USS Independence (CV 62), USS Saratoga (CV 60), and USS Intrepid (CVA 11) celebrate the 50th anniversary of U.S. Naval Aviation (NHHC)

The jacket’s other patches also provide valuable information. The patch on the right shoulder is that of Heavy Attack Squadron 9 (VAH-9), known as the “Hoot Owls.” This patch is datable to the mid-1950s to early 1960s, since the design changed when the squadron was redesignated as RVAH-9 in 1964. On the right breast is the patch of USS Saratoga (CVA 60). Commissioned in 1956, Saratoga was the second aircraft carrier to bear that name. On the left shoulder is the patch of Carrier Air Group 3, known as “Battle Axe.” These three patches are diagnostic due to the overlap of each unit’s service history. VAH-9 was assigned to USS Saratoga from 1957 to 1964 as part of Carrier Air Group 3 (CVG-3). CVG-3 was redesignated as Carrier Air Wing 3, and VAH-9 to RVAH-9 in 1963 and 1964, respectively. Based on this evidence, we can reasonably surmise that Graf served aboard Saratoga as a member of VAH-9 sometime between the years of 1957-1963. With the benefit of Graf’s service history, we know that he served with VAH-9 aboard Saratoga from 1959-1963, during which time USS Saratoga deployed several times to the Mediterranean and was involved in the Cuban Missile Crisis in 1962.

OV-1 Mohawk aircraft of the Vietnam era. It was in this type of aircraft that LCDR Graf was shot down and captured during his second Vietnam tour in 1969. (

So, why is this flight jacket in the Vietnam section of HRNM? While this artifact does not reflect CDR Graf’s time in Vietnam, it represents the man who served there. LT Graf first deployed to Vietnam in 1966 as a Naval Intelligence Liaison Officer, during which time he was forced to crash land an O-1 Bird Dog observation plane (with no prior pilot’s training) after the pilot was killed by ground fire. For this action he was awarded the Distinguished Flying Cross. LCDR Graf returned to Vietnam in 1969 where on November 15, 1969, both he and the pilot of an OV-1 Mohawk were forced to eject and were captured by North Vietnamese forces. Graf died during an escape attempt in February 1970. John Graf was declared “Killed-in-Action” in February 1978 and posthumously promoted to the rank of Commander. This jacket stands as a physical connection to the life and career of a Sailor, officer, and aviator of the U.S. Navy who served and was lost during the Vietnam War.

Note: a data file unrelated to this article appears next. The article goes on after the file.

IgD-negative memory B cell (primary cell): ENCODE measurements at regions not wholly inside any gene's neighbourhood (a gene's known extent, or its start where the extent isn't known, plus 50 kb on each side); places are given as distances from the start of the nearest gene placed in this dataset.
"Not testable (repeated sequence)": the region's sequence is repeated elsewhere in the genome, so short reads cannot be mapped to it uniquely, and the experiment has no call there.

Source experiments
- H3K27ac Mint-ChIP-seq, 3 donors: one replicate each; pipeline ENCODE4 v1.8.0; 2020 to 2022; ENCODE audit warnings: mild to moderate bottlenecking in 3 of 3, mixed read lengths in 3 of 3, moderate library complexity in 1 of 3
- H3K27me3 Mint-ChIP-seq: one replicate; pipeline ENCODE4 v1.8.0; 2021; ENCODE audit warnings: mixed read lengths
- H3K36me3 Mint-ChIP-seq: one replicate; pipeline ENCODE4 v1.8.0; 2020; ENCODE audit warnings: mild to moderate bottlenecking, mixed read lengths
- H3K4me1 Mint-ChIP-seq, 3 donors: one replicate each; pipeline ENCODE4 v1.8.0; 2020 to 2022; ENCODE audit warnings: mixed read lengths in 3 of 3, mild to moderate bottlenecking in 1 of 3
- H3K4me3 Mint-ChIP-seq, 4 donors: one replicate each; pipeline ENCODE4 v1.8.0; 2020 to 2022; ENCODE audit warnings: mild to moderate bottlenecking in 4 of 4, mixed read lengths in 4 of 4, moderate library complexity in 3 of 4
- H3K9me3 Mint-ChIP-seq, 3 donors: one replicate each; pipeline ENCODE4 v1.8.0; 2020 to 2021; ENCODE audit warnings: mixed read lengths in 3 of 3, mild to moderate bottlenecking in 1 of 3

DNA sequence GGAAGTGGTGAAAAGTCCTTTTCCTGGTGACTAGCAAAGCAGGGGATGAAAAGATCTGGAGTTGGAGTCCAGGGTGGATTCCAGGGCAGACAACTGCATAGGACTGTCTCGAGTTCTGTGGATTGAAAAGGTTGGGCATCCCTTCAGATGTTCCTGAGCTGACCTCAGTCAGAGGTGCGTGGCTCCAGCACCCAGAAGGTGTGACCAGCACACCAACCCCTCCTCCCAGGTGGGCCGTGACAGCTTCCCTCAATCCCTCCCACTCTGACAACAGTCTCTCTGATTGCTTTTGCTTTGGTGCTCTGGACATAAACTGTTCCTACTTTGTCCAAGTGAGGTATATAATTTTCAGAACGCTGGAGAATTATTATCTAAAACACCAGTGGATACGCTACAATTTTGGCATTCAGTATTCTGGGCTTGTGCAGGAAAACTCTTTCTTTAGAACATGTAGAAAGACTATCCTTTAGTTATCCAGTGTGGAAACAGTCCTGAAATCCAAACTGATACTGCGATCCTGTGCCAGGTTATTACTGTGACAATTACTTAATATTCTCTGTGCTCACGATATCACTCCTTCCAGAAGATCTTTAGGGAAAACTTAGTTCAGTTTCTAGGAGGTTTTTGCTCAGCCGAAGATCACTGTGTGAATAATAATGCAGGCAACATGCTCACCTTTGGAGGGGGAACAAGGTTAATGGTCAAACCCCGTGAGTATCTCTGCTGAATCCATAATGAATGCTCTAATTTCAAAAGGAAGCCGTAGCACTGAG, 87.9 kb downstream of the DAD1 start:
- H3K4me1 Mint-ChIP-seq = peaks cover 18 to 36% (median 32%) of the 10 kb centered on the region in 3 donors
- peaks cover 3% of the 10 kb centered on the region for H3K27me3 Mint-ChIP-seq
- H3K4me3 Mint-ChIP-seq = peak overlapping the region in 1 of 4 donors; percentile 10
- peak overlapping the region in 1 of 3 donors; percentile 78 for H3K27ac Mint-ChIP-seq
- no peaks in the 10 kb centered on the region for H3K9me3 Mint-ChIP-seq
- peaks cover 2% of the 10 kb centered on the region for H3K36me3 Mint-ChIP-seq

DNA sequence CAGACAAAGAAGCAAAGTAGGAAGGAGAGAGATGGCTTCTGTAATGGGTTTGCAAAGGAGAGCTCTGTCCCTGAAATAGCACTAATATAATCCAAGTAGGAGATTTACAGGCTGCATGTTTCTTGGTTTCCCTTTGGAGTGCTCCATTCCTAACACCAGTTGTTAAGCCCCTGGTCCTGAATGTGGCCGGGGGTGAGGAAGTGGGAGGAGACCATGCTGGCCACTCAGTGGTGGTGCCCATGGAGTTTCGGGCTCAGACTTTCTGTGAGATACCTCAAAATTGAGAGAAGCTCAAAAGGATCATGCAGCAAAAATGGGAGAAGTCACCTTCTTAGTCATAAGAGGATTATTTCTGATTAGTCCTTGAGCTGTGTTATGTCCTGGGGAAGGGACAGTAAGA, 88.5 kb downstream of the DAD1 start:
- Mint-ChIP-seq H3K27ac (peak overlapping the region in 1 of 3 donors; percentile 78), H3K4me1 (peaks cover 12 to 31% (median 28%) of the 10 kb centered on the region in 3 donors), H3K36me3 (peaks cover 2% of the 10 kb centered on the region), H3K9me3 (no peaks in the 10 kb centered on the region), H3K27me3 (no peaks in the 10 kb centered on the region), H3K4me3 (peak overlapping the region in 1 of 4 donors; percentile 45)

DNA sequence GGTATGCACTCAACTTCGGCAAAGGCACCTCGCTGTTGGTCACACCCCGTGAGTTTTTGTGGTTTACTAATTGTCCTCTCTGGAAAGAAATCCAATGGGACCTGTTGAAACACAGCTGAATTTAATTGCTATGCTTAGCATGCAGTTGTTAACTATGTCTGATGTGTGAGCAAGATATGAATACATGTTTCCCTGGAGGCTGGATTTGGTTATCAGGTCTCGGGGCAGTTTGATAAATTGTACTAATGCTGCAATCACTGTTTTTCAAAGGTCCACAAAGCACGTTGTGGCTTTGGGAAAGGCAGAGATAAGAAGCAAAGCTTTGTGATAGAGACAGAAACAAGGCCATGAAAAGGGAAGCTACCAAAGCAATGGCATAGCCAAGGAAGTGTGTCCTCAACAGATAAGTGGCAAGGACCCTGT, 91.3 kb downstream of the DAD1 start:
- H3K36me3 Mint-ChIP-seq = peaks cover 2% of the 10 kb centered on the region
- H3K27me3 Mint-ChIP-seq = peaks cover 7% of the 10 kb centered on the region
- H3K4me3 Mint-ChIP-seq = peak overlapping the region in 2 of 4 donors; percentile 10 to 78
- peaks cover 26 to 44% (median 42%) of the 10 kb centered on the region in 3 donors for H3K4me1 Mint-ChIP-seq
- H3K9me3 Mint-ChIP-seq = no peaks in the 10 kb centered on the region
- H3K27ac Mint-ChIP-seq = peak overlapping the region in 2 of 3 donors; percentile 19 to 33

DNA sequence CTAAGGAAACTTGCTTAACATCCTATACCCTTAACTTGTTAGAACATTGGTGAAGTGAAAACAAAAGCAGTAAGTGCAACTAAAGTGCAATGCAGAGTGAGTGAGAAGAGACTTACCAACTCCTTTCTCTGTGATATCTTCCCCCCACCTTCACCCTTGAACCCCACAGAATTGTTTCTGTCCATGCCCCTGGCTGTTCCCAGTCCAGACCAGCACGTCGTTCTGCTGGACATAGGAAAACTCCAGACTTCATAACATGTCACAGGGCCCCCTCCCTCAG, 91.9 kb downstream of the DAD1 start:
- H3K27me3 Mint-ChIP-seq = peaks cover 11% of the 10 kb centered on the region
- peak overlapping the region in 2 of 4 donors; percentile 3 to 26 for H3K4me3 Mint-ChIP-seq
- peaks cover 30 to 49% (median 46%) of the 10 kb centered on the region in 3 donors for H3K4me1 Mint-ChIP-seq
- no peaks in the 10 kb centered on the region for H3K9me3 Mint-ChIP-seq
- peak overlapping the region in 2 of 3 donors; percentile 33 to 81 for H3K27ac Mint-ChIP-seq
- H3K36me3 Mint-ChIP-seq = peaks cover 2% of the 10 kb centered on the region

[i] This blog about an MA-1 flight jacket on display briefly discusses the origins of the flight jackets, and how they were adapted with changing flight conditions:
[ii] The label inside the collar of the jacket is quite worn, so the specific variant is not immediately discernable. Often, artifacts are only datable to a range of time and not a specific date of creation or use.
[iii] The Cruisebook for Operation Deep Freeze (Task Force 43) is available online at:
[iv] While not official Navy terminology, Sailors who rise in the enlisted ranks and are then commissioned into the officer corps are often referred to as “Mustangs,” or “Mustangers.”